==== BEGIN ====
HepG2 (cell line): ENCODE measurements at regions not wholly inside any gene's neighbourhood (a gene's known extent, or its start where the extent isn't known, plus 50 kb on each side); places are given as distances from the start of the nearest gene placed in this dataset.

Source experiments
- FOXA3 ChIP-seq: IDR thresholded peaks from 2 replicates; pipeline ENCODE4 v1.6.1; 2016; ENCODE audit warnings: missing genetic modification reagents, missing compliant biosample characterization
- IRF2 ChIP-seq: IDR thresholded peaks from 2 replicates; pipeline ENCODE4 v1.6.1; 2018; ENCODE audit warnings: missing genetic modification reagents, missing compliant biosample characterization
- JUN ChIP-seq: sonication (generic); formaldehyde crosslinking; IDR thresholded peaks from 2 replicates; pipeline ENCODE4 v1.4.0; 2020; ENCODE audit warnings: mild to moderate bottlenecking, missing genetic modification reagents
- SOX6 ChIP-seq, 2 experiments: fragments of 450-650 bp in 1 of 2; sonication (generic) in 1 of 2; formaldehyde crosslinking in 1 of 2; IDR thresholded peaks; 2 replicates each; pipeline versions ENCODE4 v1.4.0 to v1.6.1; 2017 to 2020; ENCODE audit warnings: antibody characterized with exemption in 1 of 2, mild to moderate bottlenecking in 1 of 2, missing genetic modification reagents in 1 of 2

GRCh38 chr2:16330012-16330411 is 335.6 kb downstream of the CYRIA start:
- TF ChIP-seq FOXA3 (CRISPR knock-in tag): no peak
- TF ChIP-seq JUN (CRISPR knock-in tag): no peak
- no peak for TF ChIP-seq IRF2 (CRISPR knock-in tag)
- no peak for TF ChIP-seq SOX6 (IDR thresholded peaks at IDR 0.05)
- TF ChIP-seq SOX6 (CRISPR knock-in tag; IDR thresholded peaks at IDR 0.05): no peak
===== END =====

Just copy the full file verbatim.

HepG2 (cell line): ENCODE measurements at regions not wholly inside any gene's neighbourhood (a gene's known extent, or its start where the extent isn't known, plus 50 kb on each side); places are given as distances from the start of the nearest gene placed in this dataset.

Source experiments
- FOXA3 ChIP-seq: IDR thresholded peaks from 2 replicates; pipeline ENCODE4 v1.6.1; 2016; ENCODE audit warnings: missing genetic modification reagents, missing compliant biosample characterization
- IRF2 ChIP-seq: IDR thresholded peaks from 2 replicates; pipeline ENCODE4 v1.6.1; 2018; ENCODE audit warnings: missing genetic modification reagents, missing compliant biosample characterization
- JUN ChIP-seq: sonication (generic); formaldehyde crosslinking; IDR thresholded peaks from 2 replicates; pipeline ENCODE4 v1.4.0; 2020; ENCODE audit warnings: mild to moderate bottlenecking, missing genetic modification reagents
- SOX6 ChIP-seq, 2 experiments: fragments of 450-650 bp in 1 of 2; sonication (generic) in 1 of 2; formaldehyde crosslinking in 1 of 2; IDR thresholded peaks; 2 replicates each; pipeline versions ENCODE4 v1.4.0 to v1.6.1; 2017 to 2020; ENCODE audit warnings: antibody characterized with exemption in 1 of 2, mild to moderate bottlenecking in 1 of 2, missing genetic modification reagents in 1 of 2

GRCh38 chr2:16330012-16330411 is 335.6 kb downstream of the CYRIA start:
- TF ChIP-seq FOXA3 (CRISPR knock-in tag): no peak
- TF ChIP-seq JUN (CRISPR knock-in tag): no peak
- no peak for TF ChIP-seq IRF2 (CRISPR knock-in tag)
- no peak for TF ChIP-seq SOX6 (IDR thresholded peaks at IDR 0.05)
- TF ChIP-seq SOX6 (CRISPR knock-in tag; IDR thresholded peaks at IDR 0.05): no peak